July 20, 2007 - Tiger Woods is the most dominant man in sports today. Doubt that fact? Here's one, undeniable fact that will set you straight, the man has been ranked number one in his sport for the last decade, minus two extremely short interludes by Ernie Els and David Duval. That's ten years people. Have you ever done anything in your life for ten years straight? I didn't think so. Tiger Woods' golf game however, has hit a few bumps in the road throughout its tenure, but last year's title was able to right the ship. Now the game's taking a slightly different look at videogame golf, the only question is, will it pay off for the world's highest paid athlete?
The bulk of EA Sports' 2008 lineup of games has a few reoccurring themes. The first is a sense of community. NCAA and Madden allow you to capture highlights and pass them around to other players, and with Tiger Woods players are getting the next-generation of communal features with GamerNet, a system that lets you capture shots, holes, or entire rounds and challenge others to match your golfing prowess. The next theme in this year's corral of games is achievement. NCAA, Madden, and Tiger all have main menus that show off your various accolades. Some do it with trophies and highlights, others with rings, but the point is all the same: bragging rights.
But you already know all about the non-gameplay features of this year's Tiger Woods game, so we won't drone on about those. You're here for the goods on how the game plays. How it feels to swing that nine iron on the 17th Hole at TPC at Sawgrass, sending your ball aloft with a hopeful landing on the infamous island green waiting for you. We recently got a nearly complete build from the kind folks at EA Sports and have crafted our virtual likeness using the new facial mapping technology. We used our talentless golfer to put the game through its paces and have emerged from the bevy of sand traps and shrubbery to bring you our impressions of Tiger Woods 08.
As with any Tiger Woods game, the first that that you're going to want to do is create your very own golfer. As we already mentioned, this year you'll get to plaster your own digital picture onto a player model and contort your body, hair, and face from there. The rest of the player modeling is done by the usual assortment of sliders and offers the infinite number of combinations that we're used to.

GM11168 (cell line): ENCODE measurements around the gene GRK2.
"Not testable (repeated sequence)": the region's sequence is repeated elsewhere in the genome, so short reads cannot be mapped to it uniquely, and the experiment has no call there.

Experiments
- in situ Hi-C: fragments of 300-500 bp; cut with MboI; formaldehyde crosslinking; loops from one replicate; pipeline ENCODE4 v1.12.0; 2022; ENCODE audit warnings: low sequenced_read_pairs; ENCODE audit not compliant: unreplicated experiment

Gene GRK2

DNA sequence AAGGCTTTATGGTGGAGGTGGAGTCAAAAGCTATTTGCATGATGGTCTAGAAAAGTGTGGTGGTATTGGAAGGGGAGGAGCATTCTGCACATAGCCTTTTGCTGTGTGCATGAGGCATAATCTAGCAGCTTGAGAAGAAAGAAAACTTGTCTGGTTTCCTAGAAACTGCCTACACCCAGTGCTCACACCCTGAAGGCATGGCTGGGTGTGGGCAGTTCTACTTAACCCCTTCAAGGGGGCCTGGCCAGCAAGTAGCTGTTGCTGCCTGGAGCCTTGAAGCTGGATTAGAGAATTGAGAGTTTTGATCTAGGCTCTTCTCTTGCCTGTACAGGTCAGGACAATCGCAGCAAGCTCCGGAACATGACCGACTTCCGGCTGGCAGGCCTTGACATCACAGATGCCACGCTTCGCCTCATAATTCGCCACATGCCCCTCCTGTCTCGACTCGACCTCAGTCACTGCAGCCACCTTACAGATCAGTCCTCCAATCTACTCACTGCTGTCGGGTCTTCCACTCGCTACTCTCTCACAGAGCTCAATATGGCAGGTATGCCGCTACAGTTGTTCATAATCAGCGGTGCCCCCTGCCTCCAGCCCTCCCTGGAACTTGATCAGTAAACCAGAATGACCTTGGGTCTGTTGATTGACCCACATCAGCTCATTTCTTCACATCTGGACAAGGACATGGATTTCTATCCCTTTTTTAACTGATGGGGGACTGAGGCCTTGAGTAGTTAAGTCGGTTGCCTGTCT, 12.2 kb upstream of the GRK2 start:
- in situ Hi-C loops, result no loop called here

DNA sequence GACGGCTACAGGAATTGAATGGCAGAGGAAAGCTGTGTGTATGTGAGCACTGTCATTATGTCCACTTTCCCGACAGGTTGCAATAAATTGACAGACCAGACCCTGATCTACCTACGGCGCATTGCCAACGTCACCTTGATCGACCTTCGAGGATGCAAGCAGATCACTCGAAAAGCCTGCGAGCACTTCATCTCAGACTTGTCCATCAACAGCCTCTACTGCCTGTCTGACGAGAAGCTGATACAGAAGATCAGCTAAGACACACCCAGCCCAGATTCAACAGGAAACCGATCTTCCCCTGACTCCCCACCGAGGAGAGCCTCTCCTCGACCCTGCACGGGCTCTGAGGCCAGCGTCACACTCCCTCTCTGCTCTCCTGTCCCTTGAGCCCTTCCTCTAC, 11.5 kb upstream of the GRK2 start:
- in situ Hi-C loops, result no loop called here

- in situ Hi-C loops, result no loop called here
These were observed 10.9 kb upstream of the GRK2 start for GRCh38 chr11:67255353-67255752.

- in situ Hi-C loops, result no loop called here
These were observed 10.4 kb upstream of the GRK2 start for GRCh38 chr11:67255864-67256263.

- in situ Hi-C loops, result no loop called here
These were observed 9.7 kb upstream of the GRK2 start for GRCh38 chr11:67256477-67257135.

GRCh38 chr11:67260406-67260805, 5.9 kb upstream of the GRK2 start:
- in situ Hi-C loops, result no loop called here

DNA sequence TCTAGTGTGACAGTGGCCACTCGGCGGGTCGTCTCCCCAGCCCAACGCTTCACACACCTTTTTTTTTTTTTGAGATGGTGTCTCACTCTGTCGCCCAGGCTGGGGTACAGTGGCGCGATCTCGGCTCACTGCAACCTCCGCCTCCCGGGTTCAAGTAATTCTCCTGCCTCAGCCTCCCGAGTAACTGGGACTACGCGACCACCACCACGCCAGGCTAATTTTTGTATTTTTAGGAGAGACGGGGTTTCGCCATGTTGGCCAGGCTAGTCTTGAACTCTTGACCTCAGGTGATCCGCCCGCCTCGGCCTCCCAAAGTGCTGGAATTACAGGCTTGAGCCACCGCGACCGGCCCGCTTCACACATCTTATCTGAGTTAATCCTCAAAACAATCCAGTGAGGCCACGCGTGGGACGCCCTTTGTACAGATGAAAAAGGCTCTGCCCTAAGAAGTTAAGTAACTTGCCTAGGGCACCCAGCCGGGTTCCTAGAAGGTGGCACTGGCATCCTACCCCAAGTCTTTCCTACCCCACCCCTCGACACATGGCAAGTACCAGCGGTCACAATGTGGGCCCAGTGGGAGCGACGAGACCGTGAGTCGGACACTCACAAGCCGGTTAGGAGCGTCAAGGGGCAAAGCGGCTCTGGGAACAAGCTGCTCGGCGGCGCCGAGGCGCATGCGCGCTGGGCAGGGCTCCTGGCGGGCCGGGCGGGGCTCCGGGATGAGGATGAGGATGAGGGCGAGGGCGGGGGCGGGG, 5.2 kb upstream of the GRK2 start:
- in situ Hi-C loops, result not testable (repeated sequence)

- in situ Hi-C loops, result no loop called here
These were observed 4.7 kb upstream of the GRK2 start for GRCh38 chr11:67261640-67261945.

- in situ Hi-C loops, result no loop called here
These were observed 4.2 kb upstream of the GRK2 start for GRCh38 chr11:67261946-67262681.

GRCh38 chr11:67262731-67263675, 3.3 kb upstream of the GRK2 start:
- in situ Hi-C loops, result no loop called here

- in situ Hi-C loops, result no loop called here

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The new Tiger Challenge design.
Once you're done melding your future star it's time to take to the course. The focus of this year's game, and the area where you'll do most of your skill building, is in Tiger Challenge. You might remember this from the 07 game, but the mode has been retooled a bit and now brings 61 challenges to the table. There are specialty challenges like playing all of the Par 3's at Sawgrass, or pitching your way out of the bunkers at Cog Hill. Then once you've completed those, you'll have the opportunity to take on an actual "boss golfer" in the form of a tour pro. The end goal is, of course, taking down Tiger himself. How you get there is up to you for the most part as EA has designed to be a more-or-less nonlinear experience.
The actual act of striking the golf ball has undergone a few changes, mainly with the addition of the much needed three-click hitting. This comes in huge when you're putting or pitching your ball out of the rough. Rather than having to somehow gauge sixty-percent by looking at the animation you now have an easy to read meter to help you out. The only trouble I had with the three-click hitting was when I tried to skip the cut scenes that lead up to a shot. Sometimes I'd click the A-button too many times and send an errant shot into the crowd. On another note, at least the crowd members grab the proper part of their body when the ball hits them this time around.
Another change is the addition of shot confidence to the Tiger Woods formula. EA Sports went out and actually asked Tiger, "What do you think to yourself when you're out there?" And, "What is it like to be a pro golfer?" and apparently Tiger kept coming back with the idea of confidence. If he continually puts balls in the sand on the 3rd Hole at TPC Boston he's going to lose confidence for that hole. That's indicated in the game by a growing aiming circle. If he continually puts balls into the fairway, then his confidence will grow and the aiming circle will get more precise.